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Get Rid of Guilt and Shame!

 What I Do Is Not Necessarily Who I Am  

By Doug Kelley

Note: This article is actually Life Rule 3 from my book, The Game Rules for Life, published in June 2000. It approaches Guilt from a general point of view.   --Doug Kelley

 

Oh, how we love to languish in our guilt and shame. For some, it is almost as essential as food and water. But guilt is perhaps one of the most destructive, debilitating emotions we humans possess. It is absolutely useless to anguish over something which has been done that we cannot change.

If there is any good to guilt at all, it is and should be short-lived. For instance, when we do something wrong, our conscience rebukes us. This initial stage is the only beneficial aspect to guilt, since it prompts us to realize our mistake and make the necessary changes.

Healthy people use self-chastisement to steer themselves back on course. They learn the lesson, make amends, modify their behavior, lose the guilt, and move on with life. The problem is that few people can actually do this. It seems that just about everyone feels the pain of guilt over something they have done, or should have done. And where does it get them? Absolutely nowhere.

Correction. There is something that comes from unresolved guilt: alcoholism, drug abuse and other types of self-destructive behavior; depression, unfulfilled lives, unattained potential, relationship problems, physical ailments including unexplained bodily pains, and a host of other life destroying problems. Did you notice anything good here?

 

Guilt, Shame and Self-Worth

There is a direct relationship between guilt, shame and self-worth. It is widely known that guilt is when we feel bad about something we did, while shame is when we feel bad about ourselves. Either way, when we carry a burden of guilt or shame, we invariably have low self-esteem. This sense of low or no self-worth leads to many self-imposed problems including the previously cited physical and social illnesses. And this opens a plethora of self-destructive emotions. In essence, we turn on ourselves like a ravaging disease.

At some point in our lives, each one of us has no doubt observed this notable and undeniable truth: nobody ever seems to feel good enough about themselves. We are too fat, too thin; we don’t like our nose, our chin, our hair, our behind; and so the shame list goes on and on without end. We incessantly torment ourselves over whatever it is that we don’t like. Further, we associate whatever it is that we don't like with our self-worth. In our minds, as long as this "something" exists, we are somehow just not good enough—we carry a more damaging form of guilt called shame, and the effects are the same—self-destructive.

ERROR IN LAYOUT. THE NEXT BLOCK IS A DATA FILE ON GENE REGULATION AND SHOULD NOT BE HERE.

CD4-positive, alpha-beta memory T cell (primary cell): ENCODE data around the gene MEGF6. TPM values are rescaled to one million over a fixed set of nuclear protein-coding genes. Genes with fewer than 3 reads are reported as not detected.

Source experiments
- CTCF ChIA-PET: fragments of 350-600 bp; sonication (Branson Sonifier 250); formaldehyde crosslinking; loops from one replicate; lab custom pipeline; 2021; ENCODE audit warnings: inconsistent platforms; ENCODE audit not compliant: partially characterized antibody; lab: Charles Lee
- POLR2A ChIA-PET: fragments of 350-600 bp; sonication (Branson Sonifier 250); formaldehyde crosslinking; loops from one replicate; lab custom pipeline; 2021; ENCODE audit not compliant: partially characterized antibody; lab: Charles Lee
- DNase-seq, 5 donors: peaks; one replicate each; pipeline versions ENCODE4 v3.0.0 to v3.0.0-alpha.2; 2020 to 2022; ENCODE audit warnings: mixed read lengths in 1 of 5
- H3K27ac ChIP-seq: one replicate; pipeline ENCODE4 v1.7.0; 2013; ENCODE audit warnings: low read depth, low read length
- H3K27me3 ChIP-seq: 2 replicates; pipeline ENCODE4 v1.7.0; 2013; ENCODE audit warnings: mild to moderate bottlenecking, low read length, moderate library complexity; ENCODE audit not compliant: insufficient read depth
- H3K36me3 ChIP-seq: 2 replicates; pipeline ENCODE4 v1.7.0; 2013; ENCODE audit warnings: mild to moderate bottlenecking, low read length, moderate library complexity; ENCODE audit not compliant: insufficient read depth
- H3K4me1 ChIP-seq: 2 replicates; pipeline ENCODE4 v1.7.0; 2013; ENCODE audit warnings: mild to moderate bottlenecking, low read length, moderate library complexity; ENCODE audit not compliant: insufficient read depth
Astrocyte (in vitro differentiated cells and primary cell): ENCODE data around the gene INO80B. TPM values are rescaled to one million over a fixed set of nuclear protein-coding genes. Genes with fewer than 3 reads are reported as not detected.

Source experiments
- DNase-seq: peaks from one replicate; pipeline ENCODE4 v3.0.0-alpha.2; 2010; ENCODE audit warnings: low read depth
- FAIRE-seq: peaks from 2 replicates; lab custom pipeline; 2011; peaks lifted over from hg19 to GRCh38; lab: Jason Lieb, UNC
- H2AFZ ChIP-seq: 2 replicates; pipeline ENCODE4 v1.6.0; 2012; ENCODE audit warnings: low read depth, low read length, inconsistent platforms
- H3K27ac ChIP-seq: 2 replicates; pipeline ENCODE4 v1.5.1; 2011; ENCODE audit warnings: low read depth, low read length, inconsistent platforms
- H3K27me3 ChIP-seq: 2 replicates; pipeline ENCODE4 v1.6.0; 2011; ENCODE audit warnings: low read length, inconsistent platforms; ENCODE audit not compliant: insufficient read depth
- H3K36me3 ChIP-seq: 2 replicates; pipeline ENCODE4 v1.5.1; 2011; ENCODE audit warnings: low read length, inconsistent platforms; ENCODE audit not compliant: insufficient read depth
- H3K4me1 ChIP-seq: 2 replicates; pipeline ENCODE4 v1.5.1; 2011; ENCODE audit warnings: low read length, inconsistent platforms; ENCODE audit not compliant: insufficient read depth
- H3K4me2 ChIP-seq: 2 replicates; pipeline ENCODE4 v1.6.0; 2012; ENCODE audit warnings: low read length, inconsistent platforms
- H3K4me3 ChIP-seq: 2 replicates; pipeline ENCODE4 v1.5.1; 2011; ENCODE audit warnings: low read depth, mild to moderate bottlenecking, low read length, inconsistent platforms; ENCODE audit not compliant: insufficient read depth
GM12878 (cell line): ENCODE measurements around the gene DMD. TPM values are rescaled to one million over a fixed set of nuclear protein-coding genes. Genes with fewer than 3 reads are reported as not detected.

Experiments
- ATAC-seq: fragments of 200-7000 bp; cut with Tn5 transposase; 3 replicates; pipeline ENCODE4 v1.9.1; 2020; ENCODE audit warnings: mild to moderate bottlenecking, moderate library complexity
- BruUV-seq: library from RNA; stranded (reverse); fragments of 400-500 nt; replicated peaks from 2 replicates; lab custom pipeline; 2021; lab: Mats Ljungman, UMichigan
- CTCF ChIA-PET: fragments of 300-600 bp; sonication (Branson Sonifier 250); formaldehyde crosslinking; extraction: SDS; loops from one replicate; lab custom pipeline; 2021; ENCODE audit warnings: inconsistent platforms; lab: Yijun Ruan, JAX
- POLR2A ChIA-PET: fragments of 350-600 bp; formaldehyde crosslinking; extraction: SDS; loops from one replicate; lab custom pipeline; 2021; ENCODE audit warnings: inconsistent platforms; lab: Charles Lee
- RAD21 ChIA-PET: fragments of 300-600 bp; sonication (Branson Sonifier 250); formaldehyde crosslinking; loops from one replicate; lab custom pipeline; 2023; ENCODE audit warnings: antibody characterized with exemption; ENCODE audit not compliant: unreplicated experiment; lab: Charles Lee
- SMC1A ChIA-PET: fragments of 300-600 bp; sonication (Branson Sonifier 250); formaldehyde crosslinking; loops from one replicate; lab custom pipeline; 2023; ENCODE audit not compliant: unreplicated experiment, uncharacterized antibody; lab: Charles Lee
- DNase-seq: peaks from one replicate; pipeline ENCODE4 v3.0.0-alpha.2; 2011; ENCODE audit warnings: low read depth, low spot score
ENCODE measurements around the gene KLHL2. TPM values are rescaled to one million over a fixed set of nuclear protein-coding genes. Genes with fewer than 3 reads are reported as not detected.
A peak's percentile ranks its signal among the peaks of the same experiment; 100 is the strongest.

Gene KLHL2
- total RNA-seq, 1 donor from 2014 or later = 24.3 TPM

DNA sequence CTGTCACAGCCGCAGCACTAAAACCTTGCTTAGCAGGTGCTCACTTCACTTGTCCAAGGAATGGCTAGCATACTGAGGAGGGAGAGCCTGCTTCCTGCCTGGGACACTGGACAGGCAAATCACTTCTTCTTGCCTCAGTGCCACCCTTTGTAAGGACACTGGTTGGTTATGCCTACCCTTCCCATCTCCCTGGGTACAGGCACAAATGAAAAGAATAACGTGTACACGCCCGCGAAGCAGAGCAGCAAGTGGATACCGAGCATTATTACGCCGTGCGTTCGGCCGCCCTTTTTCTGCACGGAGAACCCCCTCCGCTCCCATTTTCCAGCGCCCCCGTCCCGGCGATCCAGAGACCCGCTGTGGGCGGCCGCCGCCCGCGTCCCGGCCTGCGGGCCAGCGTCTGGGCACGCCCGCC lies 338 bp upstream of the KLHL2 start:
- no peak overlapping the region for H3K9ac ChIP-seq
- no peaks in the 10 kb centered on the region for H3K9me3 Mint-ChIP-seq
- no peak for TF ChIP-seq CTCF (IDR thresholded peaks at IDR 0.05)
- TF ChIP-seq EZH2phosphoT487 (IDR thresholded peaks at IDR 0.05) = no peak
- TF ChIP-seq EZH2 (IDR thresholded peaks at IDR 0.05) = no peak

When will we begin to appreciate our own uniqueness?  Whenever we compare ourselves physically with others in an unfavorable way, we cheat ourselves out of our own individuality. The media would have us believe that we must be in style with the latest fad. But is it really written somewhere that we must all look alike? or dress alike? or act alike? Very likely, the only place it is written is in our minds.

Rather than put ourselves down continually, we must work hard to concentrate on our positives, focusing on that which makes us unique and likable. We all have things that we would change if we could. Even people who we think have it all, don't. Nobody has it all because no one is perfect. We all realize this and yet continue to criticize and insult ourselves. Now is the time to stop this nonsense! Change what you can change and accept the rest as a necessary part of your own unique humanity. Make peace with who you are.

 

“If Only…”

The "If Only's" can be unsettling:  "If only I had raised the children better; if only I had taken a different route home; if only I had told him or her how I really felt; if only I had seen it coming; if only I had made a different choice…" We can "if only" ourselves to death.